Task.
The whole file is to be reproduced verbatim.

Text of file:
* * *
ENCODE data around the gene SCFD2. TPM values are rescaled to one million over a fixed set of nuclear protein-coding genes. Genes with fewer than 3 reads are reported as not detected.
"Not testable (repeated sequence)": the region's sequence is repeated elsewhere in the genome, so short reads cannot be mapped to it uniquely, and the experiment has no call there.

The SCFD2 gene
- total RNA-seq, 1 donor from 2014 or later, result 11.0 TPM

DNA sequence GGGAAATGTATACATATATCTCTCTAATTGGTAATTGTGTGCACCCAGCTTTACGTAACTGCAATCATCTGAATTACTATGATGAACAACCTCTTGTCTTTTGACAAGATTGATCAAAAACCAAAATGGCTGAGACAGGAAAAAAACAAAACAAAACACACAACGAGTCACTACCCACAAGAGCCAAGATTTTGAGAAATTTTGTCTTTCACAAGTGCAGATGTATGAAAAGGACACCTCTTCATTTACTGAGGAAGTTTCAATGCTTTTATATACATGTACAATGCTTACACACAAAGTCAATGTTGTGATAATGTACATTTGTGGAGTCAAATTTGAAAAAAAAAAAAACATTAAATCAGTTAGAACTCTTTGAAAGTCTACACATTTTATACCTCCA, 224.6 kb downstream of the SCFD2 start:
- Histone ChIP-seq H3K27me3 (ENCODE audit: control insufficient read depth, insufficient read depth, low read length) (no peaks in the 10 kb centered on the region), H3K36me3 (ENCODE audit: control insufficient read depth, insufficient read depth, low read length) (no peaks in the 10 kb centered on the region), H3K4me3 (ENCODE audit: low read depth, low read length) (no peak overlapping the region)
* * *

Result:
ENCODE data around the gene SCFD2. TPM values are rescaled to one million over a fixed set of nuclear protein-coding genes. Genes with fewer than 3 reads are reported as not detected.
"Not testable (repeated sequence)": the region's sequence is repeated elsewhere in the genome, so short reads cannot be mapped to it uniquely, and the experiment has no call there.

The SCFD2 gene
- total RNA-seq, 1 donor from 2014 or later, result 11.0 TPM

DNA sequence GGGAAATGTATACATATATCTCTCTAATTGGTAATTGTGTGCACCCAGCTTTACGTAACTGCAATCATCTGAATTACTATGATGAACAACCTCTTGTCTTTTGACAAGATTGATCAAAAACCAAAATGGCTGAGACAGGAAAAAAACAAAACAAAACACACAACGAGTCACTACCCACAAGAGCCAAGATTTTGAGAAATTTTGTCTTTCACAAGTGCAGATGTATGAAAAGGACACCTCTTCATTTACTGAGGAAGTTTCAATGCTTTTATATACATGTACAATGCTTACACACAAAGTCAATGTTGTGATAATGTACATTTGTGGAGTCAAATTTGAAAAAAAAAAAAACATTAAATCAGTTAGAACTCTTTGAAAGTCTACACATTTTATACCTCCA, 224.6 kb downstream of the SCFD2 start:
- Histone ChIP-seq H3K27me3 (ENCODE audit: control insufficient read depth, insufficient read depth, low read length) (no peaks in the 10 kb centered on the region), H3K36me3 (ENCODE audit: control insufficient read depth, insufficient read depth, low read length) (no peaks in the 10 kb centered on the region), H3K4me3 (ENCODE audit: low read depth, low read length) (no peak overlapping the region)